UK 'depression' to last two more years, Niesr says
The UK economy will remain in a period of depression for two more years, a leading think tank says.
The National Institute of Economic and Social Research (Niesr) considers an economy is in depression when output is below its previous peak.
It estimates that GDP, the measure of economic output, grew by 0.5% in the three months to October from a year earlier.
But that still leaves it 2.8% below its peak level at the start of 2008.
It is already the country's most drawn-out depression since the 1920s, beating the 1930s Great Depression.
The UK is however no longer in recession - meaning that its economy is now enjoying positive growth, albeit much weaker than is typical at this stage of an economic recovery.
According to data from the Office for National Statistics, Britain suffered a relapse of recession between September 2011 and June this year, but enjoyed 1% positive growth in the subsequent three months.
The tepid recovery is due to spending cuts by the government, households and companies, as well as weak exports, according to Niesr economist Simon Kirby.
Even once the UK has regained its peak level of output, the economy will still have considerable spare capacity, he told the BBC, meaning that many will still be unable to find appropriate employment.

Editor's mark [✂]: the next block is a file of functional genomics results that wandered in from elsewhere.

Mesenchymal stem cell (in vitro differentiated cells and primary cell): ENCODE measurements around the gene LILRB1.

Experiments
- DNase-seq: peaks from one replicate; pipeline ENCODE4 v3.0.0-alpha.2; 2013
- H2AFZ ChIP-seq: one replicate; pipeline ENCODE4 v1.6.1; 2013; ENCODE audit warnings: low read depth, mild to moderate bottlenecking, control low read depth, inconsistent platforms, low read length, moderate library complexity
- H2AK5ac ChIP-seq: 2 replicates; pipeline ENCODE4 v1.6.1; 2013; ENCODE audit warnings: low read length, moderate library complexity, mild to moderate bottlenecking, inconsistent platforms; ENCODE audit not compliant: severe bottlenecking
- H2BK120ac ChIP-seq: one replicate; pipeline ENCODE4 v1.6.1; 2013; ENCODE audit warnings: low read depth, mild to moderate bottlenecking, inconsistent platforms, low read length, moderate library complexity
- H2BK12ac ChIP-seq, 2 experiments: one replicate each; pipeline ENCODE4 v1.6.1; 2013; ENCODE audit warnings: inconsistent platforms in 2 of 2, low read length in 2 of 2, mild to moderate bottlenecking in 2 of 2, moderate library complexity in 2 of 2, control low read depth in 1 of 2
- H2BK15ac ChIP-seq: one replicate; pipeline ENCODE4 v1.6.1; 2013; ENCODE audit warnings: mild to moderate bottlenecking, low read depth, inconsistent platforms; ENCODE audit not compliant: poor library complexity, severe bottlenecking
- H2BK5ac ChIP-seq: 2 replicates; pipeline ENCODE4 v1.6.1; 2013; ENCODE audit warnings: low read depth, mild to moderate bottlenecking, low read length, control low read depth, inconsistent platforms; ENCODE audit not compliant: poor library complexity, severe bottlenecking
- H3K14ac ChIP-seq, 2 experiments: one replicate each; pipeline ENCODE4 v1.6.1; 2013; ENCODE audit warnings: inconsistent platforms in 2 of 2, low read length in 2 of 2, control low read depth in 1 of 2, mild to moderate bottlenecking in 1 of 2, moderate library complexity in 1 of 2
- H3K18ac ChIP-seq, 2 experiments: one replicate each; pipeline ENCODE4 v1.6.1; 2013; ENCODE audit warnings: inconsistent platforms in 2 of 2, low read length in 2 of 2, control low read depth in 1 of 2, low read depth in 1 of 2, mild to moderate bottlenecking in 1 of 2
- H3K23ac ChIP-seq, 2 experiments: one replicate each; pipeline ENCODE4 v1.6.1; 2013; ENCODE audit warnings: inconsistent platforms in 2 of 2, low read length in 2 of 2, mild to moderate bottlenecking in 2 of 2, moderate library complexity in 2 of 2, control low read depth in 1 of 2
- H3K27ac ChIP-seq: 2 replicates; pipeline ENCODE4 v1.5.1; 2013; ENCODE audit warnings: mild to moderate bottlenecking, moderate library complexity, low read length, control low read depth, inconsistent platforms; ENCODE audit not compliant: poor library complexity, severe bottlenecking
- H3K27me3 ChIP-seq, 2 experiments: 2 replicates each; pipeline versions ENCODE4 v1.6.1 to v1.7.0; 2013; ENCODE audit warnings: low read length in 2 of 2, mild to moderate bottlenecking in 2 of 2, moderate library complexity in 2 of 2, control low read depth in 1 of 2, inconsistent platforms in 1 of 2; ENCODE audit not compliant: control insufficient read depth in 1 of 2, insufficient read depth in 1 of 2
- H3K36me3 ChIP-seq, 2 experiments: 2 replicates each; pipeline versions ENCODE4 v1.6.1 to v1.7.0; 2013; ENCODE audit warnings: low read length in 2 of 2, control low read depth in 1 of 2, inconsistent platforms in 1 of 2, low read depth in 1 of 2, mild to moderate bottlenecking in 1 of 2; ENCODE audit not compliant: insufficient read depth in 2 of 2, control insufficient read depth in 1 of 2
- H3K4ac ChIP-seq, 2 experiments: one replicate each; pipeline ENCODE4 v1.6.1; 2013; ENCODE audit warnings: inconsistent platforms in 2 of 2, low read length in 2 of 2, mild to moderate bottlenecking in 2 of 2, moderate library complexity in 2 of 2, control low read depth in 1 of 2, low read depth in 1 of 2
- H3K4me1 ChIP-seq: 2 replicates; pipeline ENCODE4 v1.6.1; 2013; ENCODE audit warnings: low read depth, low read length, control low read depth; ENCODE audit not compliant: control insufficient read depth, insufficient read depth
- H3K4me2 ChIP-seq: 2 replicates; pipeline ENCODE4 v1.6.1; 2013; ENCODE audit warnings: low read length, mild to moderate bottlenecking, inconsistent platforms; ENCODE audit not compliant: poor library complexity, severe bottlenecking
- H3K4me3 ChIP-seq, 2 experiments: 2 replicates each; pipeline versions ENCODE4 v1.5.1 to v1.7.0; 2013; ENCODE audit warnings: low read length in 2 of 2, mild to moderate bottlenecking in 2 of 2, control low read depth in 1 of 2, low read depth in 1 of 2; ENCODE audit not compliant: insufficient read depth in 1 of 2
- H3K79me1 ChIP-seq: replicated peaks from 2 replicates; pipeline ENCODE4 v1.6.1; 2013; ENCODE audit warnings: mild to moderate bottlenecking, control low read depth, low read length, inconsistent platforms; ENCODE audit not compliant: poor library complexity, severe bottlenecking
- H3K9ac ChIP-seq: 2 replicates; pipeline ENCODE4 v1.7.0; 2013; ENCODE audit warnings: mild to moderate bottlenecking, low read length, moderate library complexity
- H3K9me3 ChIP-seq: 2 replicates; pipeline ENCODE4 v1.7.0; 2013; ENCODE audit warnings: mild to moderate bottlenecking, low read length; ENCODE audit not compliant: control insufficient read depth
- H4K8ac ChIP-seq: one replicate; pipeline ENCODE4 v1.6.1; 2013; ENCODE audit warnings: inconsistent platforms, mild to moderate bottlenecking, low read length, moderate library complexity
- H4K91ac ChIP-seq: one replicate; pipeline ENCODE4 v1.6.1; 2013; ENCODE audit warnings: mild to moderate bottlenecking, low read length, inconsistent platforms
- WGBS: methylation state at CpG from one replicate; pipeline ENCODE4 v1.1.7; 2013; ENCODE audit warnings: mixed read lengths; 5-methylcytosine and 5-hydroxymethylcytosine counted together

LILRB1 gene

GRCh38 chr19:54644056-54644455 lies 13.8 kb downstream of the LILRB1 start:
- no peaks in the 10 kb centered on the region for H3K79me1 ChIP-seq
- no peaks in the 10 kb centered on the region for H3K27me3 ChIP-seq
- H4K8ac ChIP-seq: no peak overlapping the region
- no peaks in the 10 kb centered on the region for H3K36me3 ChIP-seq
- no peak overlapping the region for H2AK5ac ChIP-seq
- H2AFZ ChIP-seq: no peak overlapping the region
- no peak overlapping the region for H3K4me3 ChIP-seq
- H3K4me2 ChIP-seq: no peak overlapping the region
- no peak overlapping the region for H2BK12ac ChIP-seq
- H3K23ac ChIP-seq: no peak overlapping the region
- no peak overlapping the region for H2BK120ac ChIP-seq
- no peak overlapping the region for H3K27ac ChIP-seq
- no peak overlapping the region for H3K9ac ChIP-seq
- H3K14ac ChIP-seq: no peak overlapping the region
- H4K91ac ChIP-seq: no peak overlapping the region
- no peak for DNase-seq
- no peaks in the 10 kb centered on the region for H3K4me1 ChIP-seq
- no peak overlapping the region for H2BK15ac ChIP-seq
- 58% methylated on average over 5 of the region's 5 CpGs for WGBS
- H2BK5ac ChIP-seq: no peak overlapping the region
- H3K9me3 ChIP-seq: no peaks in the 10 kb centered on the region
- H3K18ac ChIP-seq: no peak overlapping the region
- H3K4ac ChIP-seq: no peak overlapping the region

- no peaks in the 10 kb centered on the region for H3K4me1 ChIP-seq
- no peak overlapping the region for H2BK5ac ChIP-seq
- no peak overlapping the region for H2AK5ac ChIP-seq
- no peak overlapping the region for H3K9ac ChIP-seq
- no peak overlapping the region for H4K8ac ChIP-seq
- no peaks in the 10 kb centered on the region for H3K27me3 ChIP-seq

"The total number in employment has already regained its pre-recession level," he said. "But the population has continued to grow in the meantime, and that means the employment rateis still below peak."
In addition, many of those in work are under-employed - doing part-time instead of full-time jobs - or accepting employment below the level for which they are qualified.
"It will be a considerable number of years before the output gap is closed," he said, putting the date for this return to economic normality beyond 2017.
The Niesr forecast predicts growth of 1.1% next year and 1.7% in 2014. Only from 2015 can we look forward to a sustained recovery.
But even once the economy has regained its potential level of output, Mr Kirby predicts that its long-run growth rate will be only 2% each year, lower than the long-run average of 2.5%.